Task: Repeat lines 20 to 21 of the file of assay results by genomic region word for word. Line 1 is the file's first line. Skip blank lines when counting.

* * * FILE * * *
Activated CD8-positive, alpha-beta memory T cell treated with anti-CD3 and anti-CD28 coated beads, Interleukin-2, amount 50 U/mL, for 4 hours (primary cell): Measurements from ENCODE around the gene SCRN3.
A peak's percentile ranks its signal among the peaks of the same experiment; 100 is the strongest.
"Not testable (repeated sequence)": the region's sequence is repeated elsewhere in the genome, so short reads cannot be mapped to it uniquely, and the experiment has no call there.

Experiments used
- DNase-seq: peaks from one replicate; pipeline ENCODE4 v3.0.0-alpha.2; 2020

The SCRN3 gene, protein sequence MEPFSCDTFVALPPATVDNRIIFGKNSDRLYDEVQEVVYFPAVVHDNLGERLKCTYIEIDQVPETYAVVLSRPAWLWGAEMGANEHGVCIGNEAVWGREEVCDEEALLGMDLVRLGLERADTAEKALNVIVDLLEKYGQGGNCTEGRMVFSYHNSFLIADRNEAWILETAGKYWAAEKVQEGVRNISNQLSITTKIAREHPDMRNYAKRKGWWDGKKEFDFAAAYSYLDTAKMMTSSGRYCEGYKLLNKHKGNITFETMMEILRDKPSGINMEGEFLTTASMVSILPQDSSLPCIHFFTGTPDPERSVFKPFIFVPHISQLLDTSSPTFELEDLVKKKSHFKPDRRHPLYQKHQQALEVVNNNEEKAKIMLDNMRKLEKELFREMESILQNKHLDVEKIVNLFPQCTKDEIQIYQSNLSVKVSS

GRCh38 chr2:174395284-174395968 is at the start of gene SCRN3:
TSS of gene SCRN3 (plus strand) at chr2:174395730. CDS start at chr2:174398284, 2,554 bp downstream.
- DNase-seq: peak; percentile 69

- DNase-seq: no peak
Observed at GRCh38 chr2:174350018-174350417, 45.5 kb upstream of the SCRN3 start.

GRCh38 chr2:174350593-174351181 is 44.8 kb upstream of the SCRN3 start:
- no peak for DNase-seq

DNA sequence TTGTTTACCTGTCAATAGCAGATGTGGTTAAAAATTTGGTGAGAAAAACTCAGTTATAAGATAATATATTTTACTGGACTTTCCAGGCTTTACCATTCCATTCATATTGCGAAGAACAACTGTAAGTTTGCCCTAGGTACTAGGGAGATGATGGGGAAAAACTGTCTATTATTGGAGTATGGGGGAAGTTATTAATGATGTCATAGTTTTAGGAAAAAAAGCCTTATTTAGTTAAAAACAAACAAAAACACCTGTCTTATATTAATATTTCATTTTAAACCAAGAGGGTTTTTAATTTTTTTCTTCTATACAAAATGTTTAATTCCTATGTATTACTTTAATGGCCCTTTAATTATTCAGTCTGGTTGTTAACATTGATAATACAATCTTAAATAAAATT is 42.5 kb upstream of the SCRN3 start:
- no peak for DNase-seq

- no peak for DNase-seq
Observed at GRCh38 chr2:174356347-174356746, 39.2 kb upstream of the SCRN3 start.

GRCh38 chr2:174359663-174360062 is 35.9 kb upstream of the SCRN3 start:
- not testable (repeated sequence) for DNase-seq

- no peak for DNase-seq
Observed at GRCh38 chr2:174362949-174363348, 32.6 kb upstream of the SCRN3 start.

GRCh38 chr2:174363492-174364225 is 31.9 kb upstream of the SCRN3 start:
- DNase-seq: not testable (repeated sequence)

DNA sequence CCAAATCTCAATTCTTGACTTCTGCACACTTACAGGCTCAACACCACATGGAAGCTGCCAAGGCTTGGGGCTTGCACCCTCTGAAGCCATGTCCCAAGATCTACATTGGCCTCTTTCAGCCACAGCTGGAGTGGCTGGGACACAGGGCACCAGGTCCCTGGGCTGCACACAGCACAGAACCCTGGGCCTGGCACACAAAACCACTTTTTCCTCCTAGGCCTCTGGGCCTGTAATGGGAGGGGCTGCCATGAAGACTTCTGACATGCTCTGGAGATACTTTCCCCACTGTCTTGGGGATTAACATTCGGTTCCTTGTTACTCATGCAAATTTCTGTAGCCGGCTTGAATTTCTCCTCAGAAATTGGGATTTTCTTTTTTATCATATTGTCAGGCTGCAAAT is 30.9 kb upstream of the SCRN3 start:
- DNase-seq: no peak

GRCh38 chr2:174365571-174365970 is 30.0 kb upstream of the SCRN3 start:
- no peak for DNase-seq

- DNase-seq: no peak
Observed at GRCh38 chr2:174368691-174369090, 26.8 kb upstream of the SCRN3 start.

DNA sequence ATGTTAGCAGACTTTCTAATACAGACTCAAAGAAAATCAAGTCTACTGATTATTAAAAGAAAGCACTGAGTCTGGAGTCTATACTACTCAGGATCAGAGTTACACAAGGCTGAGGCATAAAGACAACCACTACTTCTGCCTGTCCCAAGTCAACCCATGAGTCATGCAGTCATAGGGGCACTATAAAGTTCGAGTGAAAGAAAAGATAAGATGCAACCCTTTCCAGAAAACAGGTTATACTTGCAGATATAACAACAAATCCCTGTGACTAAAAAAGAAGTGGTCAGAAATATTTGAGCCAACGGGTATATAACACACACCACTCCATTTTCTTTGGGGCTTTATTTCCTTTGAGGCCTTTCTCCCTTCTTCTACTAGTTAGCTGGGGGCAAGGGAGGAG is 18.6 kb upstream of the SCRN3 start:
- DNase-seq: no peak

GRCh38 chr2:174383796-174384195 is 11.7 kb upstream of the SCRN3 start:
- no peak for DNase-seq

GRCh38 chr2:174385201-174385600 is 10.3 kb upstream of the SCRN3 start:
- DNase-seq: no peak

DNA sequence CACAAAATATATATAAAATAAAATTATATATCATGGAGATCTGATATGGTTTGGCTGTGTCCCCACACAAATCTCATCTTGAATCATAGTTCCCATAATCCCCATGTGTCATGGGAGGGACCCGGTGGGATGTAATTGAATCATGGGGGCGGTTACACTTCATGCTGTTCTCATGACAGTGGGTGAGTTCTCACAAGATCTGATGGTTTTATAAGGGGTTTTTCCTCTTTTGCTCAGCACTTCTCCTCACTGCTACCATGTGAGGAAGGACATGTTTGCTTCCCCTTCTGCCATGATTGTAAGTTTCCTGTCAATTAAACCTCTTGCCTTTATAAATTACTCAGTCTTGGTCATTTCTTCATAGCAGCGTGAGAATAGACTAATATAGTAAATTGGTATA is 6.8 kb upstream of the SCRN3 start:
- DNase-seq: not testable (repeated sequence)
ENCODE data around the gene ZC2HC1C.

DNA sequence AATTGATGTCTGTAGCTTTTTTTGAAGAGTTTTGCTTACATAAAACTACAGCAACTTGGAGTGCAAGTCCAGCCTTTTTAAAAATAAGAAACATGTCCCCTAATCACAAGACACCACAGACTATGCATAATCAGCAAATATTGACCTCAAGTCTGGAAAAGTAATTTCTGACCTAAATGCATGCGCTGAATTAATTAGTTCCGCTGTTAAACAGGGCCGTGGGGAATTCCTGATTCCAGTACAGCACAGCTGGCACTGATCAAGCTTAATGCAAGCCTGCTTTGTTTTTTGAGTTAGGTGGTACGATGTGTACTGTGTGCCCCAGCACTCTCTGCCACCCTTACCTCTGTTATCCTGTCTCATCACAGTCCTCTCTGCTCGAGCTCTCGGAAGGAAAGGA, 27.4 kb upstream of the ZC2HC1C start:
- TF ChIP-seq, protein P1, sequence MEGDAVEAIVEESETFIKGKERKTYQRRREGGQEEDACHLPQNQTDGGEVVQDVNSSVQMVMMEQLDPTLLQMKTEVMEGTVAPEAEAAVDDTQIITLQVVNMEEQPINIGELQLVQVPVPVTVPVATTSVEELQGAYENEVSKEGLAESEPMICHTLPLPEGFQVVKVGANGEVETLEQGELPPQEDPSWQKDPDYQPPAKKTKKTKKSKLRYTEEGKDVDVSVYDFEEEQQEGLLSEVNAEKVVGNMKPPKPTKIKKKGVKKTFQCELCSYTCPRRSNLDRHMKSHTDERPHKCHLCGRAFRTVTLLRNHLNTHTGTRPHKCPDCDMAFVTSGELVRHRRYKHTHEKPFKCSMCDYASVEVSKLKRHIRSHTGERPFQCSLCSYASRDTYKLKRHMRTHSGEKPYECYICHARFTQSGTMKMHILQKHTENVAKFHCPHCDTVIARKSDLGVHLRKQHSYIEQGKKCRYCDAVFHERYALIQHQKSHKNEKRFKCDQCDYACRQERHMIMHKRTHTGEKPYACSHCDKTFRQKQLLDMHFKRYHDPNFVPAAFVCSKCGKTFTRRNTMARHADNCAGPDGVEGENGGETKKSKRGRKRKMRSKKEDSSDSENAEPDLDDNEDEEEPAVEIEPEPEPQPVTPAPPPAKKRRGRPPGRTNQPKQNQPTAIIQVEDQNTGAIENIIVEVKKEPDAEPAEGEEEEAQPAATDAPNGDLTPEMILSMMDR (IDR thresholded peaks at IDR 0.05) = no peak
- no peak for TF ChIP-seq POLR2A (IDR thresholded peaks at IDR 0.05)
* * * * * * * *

- no peak for DNase-seq
Observed at GRCh38 chr2:174362949-174363348, 32.6 kb upstream of the SCRN3 start.